So much of our time is spent waiting—it makes me think of Dr. Seuss’ book, Oh the Places You’ll Go, and the “waiting place”. We call it life. As individuals, we wait to get our first kiss, our driver’s license, to graduate, to get into university or get our first ‘real’ job.
Moving into adulthood, we’re waiting for ‘the one’, to get married, buy a house, have babies--- if that’s the path you choose. Or maybe we’re waiting to travel, to make partner in a firm, or get a PhD.
What I’ve realized, on the cusp of forty, is how much time I’ve wasted waiting. I’ve spent most of my time between the ages of twenty and now, focused on the next thing. The next step, the next day, the next year, the next achievement.
I wish I could stand still, or rather, that time could. Since it can’t, I need a new strategy. Time appears to be slipping through my hands. I love watching my children grow into the versions of themselves they are trying to be. I love my job, my husband, and writing. We have truly great friends and a strong family network. This moment, right now, is exactly what I was waiting for.
Now that it’s here, I can’t stop worrying about it falling away. On the plus side, we’re more settled and secure. But, we’re hitting the time where age is suddenly showing itself in our parents and it’s scary. This realization that the moments are passing. Even though I was waiting for this time, this sense of happiness, fulfillment, and accomplishment, now that it’s here, it seems too soon.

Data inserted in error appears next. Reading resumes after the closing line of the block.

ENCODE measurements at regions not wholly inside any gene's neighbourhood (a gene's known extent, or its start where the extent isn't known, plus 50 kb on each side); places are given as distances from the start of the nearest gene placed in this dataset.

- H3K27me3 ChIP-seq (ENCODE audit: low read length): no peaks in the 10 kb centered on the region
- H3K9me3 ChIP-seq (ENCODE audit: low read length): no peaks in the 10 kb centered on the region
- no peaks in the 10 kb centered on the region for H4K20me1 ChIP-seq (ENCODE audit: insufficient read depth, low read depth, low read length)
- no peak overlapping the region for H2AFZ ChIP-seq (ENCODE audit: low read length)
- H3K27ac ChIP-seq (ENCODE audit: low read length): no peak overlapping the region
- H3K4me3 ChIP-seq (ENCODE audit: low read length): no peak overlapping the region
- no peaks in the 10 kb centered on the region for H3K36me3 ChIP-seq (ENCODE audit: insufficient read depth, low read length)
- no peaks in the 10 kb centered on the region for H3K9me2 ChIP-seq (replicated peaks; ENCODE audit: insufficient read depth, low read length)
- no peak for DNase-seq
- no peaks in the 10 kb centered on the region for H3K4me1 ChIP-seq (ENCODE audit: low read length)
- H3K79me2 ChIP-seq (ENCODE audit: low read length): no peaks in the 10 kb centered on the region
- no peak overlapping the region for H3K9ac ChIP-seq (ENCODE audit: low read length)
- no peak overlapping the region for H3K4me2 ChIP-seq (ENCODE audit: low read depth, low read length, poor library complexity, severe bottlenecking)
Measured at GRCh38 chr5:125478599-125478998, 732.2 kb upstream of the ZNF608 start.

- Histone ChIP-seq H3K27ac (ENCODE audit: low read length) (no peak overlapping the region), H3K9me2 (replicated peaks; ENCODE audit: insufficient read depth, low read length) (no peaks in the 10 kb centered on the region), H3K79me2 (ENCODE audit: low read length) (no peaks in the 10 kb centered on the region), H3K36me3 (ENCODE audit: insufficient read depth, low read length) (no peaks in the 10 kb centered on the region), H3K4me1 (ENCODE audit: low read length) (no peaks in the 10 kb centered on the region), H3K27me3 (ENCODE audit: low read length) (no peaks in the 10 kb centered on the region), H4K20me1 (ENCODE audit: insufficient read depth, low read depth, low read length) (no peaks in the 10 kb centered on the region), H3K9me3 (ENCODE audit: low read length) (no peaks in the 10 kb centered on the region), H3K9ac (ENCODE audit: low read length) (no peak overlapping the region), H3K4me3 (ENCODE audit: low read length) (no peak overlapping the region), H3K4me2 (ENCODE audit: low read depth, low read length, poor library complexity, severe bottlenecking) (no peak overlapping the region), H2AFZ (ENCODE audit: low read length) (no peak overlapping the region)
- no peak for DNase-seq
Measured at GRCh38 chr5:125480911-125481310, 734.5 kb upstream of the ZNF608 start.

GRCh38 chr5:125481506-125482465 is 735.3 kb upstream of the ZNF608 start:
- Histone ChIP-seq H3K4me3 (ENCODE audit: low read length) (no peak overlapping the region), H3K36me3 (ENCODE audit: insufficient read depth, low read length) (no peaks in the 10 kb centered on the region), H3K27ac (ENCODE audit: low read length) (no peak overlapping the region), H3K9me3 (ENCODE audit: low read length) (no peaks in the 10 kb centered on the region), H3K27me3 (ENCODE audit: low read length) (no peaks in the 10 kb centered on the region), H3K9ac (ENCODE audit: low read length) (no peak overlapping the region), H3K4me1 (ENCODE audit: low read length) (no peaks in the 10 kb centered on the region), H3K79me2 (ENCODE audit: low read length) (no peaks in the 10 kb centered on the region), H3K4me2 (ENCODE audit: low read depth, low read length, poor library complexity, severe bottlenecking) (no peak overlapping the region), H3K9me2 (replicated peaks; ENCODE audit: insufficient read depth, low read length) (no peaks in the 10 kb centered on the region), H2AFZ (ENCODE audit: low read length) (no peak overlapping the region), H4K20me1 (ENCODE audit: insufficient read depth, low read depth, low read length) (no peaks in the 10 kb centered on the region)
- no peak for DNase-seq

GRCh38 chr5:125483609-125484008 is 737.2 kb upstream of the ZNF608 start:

I’m not ready for the next stage. I’m not ready for goodbyes or planning for retirement. I feel like a cartoon character using their oversized heels to dig into the ground and slow the passage. But nothing can slow it or stop it. Which is why it’s so important to seize it. Right now. No more waiting or stalling.
With the start of the new school year, I’m going to do my best to live now. Not yesterday or tomorrow, but right this minute. Why is such a simple thing so hard to do? Both of my daughters inherited some of my anxiety. It’s natural to have conversations regarding ‘what if’ in our house.
But ‘what if’ I work harder to make right now count? I need to accept that the only thing I can control is today and what I do with it. Easy in theory; hard in reality. I’ll get lost in the hectic pace of the school year soon enough and I could spend today, tomorrow, the next day, thinking about how I’m not ready yet, but it’ll come just the same. So, what I’m going to do, right now, is finish watching White Collar with my husband, go to bed early, and enjoy every moment of our final day before school is back in.
How do you stay in the moment and not let your worries over the past or future overcrowd your brain?